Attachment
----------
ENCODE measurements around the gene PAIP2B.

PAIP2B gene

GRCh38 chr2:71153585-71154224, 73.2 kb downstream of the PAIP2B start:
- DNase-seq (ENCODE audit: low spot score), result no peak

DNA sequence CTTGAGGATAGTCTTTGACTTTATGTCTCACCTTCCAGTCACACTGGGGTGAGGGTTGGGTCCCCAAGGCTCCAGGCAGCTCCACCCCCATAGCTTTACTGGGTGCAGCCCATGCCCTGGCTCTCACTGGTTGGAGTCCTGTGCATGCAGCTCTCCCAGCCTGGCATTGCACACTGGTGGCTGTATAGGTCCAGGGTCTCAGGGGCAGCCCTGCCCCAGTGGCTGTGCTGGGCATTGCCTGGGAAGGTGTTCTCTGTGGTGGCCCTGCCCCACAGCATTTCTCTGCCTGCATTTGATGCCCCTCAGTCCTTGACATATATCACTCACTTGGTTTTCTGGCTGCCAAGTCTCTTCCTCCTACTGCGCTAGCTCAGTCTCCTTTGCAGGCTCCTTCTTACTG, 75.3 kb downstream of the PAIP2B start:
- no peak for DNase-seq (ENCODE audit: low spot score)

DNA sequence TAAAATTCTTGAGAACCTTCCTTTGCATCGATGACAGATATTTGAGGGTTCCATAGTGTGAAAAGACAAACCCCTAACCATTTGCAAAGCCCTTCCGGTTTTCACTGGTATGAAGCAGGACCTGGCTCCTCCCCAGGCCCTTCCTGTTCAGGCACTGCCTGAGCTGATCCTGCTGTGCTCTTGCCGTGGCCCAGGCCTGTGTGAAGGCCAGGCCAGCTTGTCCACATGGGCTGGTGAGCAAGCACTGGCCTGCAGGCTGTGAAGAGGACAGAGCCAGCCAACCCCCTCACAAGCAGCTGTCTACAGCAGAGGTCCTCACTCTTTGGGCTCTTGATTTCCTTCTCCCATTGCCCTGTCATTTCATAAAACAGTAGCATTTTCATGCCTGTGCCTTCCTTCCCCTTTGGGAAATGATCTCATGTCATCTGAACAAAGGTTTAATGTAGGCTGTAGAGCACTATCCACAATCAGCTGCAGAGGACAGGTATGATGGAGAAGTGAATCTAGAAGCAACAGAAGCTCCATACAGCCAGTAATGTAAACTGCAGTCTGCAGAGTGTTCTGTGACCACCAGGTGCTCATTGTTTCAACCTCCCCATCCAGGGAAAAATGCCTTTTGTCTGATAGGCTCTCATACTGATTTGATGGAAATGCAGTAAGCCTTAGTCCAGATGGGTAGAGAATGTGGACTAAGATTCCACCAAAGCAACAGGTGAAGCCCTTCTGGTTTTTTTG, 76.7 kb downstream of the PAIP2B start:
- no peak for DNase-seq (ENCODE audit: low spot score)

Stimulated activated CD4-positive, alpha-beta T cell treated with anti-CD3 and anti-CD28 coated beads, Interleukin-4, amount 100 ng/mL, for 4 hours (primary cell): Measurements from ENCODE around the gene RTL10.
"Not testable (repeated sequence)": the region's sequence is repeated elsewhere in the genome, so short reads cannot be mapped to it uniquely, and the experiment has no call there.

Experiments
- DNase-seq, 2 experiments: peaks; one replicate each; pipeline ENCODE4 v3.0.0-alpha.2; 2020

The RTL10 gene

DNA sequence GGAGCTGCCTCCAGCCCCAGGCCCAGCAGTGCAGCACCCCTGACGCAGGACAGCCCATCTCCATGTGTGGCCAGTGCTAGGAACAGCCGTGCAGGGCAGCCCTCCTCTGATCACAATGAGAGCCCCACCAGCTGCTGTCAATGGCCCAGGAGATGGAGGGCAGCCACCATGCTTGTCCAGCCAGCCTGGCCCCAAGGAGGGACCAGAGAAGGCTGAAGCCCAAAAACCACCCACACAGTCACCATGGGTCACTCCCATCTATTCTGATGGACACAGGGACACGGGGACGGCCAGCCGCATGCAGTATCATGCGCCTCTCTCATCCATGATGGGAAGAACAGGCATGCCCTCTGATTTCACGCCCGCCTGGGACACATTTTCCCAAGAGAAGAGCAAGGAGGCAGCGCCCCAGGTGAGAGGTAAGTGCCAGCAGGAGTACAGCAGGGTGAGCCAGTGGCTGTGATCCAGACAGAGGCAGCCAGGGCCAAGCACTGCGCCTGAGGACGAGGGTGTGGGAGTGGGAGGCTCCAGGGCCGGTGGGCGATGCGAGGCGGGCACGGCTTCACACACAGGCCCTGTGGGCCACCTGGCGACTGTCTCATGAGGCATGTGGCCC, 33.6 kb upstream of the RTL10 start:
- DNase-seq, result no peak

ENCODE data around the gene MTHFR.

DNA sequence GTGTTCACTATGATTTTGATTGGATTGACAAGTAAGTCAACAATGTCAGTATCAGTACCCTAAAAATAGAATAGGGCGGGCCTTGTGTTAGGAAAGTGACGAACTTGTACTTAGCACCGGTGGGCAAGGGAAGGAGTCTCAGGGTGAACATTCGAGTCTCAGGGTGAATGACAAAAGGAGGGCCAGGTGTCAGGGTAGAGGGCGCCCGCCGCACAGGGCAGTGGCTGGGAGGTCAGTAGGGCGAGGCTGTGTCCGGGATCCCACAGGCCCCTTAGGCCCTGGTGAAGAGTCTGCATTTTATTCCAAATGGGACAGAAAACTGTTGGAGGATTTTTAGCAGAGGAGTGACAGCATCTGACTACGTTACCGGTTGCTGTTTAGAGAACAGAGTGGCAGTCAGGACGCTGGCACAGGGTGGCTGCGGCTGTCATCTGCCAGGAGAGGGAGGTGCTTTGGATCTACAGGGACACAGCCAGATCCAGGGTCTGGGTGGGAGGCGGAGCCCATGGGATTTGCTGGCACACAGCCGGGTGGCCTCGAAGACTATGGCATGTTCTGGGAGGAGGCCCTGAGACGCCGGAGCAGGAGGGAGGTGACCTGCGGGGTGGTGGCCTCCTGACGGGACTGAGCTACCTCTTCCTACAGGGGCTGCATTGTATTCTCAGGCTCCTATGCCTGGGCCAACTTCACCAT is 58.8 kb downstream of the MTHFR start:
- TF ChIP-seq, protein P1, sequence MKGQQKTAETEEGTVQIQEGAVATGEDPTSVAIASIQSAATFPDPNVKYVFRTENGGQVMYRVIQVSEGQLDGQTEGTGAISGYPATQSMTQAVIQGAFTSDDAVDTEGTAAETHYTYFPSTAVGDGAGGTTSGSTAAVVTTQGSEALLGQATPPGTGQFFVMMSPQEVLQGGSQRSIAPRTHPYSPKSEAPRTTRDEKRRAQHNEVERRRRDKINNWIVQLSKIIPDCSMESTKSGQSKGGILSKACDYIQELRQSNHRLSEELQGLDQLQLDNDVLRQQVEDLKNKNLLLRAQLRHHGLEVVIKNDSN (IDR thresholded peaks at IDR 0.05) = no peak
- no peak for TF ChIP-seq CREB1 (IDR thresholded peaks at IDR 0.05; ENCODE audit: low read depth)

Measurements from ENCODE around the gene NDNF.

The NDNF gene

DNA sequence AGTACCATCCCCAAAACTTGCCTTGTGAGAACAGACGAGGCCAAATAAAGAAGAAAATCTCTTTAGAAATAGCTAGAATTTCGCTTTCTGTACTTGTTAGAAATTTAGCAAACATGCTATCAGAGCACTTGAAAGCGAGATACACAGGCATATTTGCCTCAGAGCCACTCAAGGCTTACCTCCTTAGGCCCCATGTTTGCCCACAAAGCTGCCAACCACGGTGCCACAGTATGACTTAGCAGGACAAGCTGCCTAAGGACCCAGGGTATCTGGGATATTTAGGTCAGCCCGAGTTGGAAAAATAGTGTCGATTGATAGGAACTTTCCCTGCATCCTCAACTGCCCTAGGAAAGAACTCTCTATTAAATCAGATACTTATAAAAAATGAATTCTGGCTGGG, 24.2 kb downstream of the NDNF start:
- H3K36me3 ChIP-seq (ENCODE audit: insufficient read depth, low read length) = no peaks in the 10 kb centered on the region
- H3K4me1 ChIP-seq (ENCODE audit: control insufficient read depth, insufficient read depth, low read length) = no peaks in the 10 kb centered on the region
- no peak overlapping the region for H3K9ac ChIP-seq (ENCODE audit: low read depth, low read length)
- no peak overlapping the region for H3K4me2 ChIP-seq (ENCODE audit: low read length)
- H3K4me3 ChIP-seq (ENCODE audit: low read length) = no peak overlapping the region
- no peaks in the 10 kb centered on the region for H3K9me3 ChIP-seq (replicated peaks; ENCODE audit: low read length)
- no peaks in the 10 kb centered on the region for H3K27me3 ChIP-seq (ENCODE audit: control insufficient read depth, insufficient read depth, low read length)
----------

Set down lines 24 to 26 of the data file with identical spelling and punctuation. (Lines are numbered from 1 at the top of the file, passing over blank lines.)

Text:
- H3K4me1 ChIP-seq (ENCODE audit: control insufficient read depth, insufficient read depth, low read length) = no peaks in the 10 kb centered on the region
- no peak overlapping the region for H3K9ac ChIP-seq (ENCODE audit: low read depth, low read length)
- no peak overlapping the region for H3K4me2 ChIP-seq (ENCODE audit: low read length)